After much experimentation, Mattheij rewrote the software (several times in fact) to accomplish a variety of basic tasks. At its core, the system takes images from a webcam and feeds them to a neural network to do the classification. Of course, the neural net needs to be "trained" by showing it lots of images, and telling it what those images represent. Mattheij's breakthrough was allowing the machine to effectively train itself, with guidance: Running pieces through allows the system to take its own photos, make a guess, and build on that guess. As long as Mattheij corrects the incorrect guesses, he ends up with a decent (and self-reinforcing) corpus of training data. As the machine continues running, it can rack up more training, allowing it to recognize a broad variety of pieces on the fly.

Here's another video, focusing on how the pieces move on conveyer belts (running at slow speed so puny humans can follow). You can also see the air jets in action:

In an email interview, Mattheij told Mental Floss that the system currently sorts LEGO bricks into more than 50 categories. It can also be run in a color-sorting mode to bin the parts across 12 color groups. (Thus at present you'd likely do a two-pass sort on the bricks: once for shape, then a separate pass for color.) He continues to refine the system, with a focus on making its recognition abilities faster. At some point down the line, he plans to make the software portion open source. You're on your own as far as building conveyer belts, bins, and so forth.

Check out Mattheij's writeup in two parts for more information. It starts with an overview of the story, followed up with a deep dive on the software. He's also tweeting about the project (among other things). And if you look around a bit, you'll find bulk LEGO brick auctions online—it's definitely a thing!

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Nick Briggs/Comic Relief
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What Happened to Jamie and Aurelia From Love Actually?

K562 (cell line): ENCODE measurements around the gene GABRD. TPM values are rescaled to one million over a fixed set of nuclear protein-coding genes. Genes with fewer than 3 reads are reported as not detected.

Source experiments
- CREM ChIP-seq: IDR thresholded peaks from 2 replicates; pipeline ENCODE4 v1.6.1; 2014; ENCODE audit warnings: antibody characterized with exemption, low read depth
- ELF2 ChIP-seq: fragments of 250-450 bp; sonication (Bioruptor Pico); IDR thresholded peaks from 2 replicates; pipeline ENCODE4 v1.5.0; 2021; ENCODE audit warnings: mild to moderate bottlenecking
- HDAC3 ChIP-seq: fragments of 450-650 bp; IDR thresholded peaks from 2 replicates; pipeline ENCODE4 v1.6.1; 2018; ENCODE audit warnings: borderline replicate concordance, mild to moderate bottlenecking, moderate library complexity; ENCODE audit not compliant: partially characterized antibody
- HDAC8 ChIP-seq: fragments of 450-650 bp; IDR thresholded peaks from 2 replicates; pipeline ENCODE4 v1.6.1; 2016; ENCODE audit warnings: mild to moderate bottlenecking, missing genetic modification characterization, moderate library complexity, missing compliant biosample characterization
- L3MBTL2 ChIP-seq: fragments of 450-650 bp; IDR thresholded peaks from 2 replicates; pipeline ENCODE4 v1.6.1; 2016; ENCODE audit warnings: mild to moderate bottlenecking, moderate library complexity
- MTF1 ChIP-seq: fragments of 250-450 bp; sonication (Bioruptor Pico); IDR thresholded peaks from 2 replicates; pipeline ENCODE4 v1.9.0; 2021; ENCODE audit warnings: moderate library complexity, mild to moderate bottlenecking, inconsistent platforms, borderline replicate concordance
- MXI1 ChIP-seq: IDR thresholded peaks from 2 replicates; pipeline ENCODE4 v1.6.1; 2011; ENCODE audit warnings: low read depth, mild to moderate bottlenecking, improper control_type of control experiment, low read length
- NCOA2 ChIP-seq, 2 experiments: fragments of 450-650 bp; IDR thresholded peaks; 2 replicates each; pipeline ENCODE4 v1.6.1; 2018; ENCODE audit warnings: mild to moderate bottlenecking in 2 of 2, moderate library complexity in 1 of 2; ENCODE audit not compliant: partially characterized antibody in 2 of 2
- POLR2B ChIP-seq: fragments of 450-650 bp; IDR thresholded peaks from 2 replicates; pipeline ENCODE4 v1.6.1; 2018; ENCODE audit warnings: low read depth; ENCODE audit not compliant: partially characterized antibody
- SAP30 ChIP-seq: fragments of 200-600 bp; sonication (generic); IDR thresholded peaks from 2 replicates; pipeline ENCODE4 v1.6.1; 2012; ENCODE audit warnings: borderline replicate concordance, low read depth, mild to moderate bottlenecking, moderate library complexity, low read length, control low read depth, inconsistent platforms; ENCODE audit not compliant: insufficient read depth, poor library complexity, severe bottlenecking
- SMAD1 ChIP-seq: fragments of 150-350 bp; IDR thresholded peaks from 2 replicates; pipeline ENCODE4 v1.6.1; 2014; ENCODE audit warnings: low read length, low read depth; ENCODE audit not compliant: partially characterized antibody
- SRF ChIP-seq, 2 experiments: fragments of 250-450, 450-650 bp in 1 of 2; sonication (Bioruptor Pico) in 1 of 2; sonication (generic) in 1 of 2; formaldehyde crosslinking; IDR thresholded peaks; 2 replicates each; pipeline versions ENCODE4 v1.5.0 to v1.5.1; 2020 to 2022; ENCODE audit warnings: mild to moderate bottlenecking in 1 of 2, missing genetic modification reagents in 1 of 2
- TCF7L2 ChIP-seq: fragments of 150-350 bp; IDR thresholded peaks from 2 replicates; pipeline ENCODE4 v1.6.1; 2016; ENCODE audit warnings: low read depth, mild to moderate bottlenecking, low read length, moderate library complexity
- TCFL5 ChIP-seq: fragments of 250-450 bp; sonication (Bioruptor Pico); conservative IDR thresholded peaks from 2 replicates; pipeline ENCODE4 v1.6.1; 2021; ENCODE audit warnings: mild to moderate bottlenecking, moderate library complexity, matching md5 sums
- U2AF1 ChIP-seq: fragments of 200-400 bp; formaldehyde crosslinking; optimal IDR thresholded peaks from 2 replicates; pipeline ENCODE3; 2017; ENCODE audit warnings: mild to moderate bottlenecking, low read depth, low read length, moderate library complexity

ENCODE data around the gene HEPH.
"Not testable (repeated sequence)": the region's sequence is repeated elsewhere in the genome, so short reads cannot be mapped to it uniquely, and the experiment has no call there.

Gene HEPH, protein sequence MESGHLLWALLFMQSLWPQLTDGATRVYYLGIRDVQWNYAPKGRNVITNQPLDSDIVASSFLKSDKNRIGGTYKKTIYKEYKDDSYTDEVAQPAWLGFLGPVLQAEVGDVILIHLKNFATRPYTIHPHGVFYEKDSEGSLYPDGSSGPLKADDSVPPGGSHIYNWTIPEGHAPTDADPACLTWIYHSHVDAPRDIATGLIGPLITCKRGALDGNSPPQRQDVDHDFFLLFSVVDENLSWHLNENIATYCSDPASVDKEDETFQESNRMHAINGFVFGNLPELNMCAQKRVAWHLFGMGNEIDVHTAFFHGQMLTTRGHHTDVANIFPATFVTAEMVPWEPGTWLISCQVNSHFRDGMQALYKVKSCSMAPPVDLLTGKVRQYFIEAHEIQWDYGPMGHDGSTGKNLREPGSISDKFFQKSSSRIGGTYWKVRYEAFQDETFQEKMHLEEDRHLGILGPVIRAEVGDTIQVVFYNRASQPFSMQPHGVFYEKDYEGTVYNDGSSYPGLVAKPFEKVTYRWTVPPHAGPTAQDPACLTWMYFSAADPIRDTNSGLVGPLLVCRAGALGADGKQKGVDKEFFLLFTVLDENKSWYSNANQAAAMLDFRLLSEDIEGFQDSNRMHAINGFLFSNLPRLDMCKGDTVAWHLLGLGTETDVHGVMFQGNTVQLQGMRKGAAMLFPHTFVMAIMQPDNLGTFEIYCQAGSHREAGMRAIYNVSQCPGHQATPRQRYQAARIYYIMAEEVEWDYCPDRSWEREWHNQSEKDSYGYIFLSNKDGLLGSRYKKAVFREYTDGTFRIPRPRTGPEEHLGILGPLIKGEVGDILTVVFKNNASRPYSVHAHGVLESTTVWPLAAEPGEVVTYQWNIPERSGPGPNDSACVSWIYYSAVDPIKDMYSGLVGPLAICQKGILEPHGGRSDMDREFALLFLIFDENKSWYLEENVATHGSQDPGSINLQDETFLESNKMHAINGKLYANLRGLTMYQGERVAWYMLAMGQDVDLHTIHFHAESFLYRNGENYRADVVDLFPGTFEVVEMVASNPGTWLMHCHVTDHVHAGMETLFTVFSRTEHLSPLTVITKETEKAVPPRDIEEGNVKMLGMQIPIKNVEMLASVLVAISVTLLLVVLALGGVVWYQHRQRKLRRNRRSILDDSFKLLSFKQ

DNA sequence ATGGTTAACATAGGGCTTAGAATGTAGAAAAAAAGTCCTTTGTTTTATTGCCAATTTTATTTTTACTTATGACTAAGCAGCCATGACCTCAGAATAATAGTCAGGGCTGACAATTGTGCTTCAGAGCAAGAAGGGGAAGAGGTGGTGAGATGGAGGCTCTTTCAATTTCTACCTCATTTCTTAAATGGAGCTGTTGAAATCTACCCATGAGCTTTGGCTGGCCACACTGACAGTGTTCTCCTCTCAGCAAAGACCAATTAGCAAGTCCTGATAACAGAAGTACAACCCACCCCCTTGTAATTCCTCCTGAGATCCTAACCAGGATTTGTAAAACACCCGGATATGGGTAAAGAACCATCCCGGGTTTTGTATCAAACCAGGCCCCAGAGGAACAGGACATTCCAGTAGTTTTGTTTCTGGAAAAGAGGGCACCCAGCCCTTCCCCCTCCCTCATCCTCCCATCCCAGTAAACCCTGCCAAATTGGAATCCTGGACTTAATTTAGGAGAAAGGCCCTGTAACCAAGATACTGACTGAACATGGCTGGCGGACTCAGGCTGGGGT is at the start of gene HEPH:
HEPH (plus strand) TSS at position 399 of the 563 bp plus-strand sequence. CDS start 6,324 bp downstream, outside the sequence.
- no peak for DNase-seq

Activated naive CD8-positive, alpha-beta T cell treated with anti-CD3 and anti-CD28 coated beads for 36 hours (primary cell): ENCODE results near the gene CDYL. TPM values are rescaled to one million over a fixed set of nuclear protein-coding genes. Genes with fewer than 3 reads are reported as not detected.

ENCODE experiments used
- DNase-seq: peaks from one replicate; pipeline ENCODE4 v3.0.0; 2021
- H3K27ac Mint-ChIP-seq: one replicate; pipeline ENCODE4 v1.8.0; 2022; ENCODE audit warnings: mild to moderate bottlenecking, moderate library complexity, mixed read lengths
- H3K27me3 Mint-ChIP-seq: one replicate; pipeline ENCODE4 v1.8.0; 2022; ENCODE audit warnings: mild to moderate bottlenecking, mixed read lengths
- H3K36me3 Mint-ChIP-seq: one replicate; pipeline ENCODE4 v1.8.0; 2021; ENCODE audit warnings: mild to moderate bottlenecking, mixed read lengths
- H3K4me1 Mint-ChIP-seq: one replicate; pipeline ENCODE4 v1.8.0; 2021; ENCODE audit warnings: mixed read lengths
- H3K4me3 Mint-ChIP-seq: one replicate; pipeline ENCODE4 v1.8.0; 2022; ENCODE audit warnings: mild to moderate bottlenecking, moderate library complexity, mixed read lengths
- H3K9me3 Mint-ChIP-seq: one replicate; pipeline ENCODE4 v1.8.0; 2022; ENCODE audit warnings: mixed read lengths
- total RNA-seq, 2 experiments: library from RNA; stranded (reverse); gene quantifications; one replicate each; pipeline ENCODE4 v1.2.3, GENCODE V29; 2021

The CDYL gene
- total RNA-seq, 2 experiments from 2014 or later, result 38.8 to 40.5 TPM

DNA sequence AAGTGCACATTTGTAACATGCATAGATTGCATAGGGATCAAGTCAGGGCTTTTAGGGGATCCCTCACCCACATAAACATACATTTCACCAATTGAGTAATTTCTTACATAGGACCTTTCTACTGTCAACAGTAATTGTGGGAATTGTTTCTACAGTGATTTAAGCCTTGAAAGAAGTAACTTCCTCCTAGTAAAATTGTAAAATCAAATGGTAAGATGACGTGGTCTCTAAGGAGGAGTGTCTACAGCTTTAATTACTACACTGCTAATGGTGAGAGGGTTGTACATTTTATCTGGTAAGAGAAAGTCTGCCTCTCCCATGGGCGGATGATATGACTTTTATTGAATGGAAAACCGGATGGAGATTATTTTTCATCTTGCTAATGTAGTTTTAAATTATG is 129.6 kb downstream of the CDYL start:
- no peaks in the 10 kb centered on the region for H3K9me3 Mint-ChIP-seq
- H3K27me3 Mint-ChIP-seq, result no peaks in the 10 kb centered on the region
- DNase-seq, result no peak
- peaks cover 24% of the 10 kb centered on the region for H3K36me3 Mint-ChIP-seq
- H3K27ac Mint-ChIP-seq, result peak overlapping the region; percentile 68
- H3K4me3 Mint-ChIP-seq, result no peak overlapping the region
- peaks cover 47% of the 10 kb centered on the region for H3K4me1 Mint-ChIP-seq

May 26, 2017
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Nick Briggs/Comic Relief

Fans of the romantic-comedy Love Actually recently got a bonus reunion in the form of Red Nose Day Actually, a short charity special that gave audiences a peek at where their favorite characters ended up almost 15 years later.

One of the most improbable pairings from the original film was between Jamie (Colin Firth) and Aurelia (Lúcia Moniz), who fell in love despite almost no shared vocabulary. Jamie is English, and Aurelia is Portuguese, and they know just enough of each other’s native tongues for Jamie to propose and Aurelia to accept.

A decade and a half on, they have both improved their knowledge of each other’s languages—if not perfectly, in Jamie’s case. But apparently, their love is much stronger than his grasp on Portuguese grammar, because they’ve got three bilingual kids and another on the way. (And still enjoy having important romantic moments in the car.)

In 2015, Love Actually script editor Emma Freud revealed via Twitter what happened between Karen and Harry (Emma Thompson and Alan Rickman, who passed away last year). Most of the other couples get happy endings in the short—even if Hugh Grant's character hasn't gotten any better at dancing.

[h/t TV Guide]